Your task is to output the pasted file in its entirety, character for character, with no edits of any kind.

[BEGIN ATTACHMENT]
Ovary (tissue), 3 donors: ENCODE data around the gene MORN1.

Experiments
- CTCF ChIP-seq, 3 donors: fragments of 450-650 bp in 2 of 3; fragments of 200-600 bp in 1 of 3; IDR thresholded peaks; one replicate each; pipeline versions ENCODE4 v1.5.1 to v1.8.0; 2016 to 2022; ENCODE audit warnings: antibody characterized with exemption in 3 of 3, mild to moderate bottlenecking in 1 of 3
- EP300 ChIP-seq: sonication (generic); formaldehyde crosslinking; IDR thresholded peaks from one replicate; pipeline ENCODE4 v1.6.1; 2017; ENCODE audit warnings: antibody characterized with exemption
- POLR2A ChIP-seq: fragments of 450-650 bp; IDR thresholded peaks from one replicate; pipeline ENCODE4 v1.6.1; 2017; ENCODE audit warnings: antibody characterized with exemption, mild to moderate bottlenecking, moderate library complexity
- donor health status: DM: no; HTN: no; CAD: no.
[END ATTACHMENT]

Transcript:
Ovary (tissue), 3 donors: ENCODE data around the gene MORN1.

Experiments
- CTCF ChIP-seq, 3 donors: fragments of 450-650 bp in 2 of 3; fragments of 200-600 bp in 1 of 3; IDR thresholded peaks; one replicate each; pipeline versions ENCODE4 v1.5.1 to v1.8.0; 2016 to 2022; ENCODE audit warnings: antibody characterized with exemption in 3 of 3, mild to moderate bottlenecking in 1 of 3
- EP300 ChIP-seq: sonication (generic); formaldehyde crosslinking; IDR thresholded peaks from one replicate; pipeline ENCODE4 v1.6.1; 2017; ENCODE audit warnings: antibody characterized with exemption
- POLR2A ChIP-seq: fragments of 450-650 bp; IDR thresholded peaks from one replicate; pipeline ENCODE4 v1.6.1; 2017; ENCODE audit warnings: antibody characterized with exemption, mild to moderate bottlenecking, moderate library complexity
- donor health status: DM: no; HTN: no; CAD: no.